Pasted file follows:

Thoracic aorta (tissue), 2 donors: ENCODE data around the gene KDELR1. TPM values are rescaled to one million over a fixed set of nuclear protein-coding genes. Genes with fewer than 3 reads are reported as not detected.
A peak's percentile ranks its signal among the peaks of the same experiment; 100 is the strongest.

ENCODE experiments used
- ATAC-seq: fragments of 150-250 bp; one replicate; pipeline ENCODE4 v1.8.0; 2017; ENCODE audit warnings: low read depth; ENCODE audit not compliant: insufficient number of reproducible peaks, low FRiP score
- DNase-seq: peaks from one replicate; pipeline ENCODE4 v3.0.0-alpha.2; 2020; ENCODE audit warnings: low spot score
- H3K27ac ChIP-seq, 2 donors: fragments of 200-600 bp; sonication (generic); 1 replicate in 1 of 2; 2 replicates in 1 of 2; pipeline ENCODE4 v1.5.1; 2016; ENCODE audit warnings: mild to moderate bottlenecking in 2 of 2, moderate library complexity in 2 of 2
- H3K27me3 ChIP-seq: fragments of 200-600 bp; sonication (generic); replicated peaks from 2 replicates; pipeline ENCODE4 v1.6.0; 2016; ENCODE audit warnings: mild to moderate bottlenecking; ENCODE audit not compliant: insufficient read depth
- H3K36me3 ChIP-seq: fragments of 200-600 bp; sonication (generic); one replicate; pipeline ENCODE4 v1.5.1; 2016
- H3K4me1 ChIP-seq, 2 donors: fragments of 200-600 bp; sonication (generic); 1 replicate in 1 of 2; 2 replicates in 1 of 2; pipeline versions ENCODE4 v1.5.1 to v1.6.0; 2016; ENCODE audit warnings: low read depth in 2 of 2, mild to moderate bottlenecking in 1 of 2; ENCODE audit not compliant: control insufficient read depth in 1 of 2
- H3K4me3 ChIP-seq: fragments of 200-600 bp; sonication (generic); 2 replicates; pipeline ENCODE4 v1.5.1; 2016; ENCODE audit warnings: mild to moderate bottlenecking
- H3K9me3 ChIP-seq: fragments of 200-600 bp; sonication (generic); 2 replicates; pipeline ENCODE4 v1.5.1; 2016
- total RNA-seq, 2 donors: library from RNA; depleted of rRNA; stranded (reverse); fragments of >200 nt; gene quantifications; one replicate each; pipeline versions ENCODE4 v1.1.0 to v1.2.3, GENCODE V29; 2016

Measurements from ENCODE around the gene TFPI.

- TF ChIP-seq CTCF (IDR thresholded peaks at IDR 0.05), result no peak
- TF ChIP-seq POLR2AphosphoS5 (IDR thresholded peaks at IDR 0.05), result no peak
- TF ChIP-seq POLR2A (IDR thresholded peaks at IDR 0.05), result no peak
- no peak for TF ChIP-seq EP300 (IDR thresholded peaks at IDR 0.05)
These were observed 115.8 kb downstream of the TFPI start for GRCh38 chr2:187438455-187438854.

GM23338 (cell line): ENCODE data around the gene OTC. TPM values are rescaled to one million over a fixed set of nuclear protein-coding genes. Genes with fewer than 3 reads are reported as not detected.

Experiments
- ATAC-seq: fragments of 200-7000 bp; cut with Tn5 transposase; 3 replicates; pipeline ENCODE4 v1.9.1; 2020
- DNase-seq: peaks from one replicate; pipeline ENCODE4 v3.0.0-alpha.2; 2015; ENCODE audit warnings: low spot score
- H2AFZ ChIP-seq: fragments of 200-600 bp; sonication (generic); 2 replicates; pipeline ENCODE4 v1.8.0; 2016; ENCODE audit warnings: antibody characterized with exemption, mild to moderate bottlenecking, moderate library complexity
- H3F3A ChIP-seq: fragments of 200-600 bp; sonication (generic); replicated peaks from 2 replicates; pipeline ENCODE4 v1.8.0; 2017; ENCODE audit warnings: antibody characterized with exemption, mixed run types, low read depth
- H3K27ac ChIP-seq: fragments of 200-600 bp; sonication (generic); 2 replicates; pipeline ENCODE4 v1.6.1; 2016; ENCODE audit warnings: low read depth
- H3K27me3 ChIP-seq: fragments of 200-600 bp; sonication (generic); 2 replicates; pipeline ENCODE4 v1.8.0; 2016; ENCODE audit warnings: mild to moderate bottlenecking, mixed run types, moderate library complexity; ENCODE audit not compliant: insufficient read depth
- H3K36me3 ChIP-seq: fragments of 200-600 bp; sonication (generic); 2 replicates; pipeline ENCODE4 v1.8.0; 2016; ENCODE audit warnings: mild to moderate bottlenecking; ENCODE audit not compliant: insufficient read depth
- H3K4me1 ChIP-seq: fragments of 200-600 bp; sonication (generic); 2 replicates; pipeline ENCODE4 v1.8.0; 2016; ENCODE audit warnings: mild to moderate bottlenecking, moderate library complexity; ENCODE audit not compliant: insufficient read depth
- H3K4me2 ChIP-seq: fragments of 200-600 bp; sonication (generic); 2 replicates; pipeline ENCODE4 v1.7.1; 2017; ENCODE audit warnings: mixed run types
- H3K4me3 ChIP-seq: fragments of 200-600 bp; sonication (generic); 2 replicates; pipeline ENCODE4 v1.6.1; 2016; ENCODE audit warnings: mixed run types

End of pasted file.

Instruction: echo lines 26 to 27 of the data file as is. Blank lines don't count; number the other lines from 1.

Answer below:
- H3K27me3 ChIP-seq: fragments of 200-600 bp; sonication (generic); 2 replicates; pipeline ENCODE4 v1.8.0; 2016; ENCODE audit warnings: mild to moderate bottlenecking, mixed run types, moderate library complexity; ENCODE audit not compliant: insufficient read depth
- H3K36me3 ChIP-seq: fragments of 200-600 bp; sonication (generic); 2 replicates; pipeline ENCODE4 v1.8.0; 2016; ENCODE audit warnings: mild to moderate bottlenecking; ENCODE audit not compliant: insufficient read depth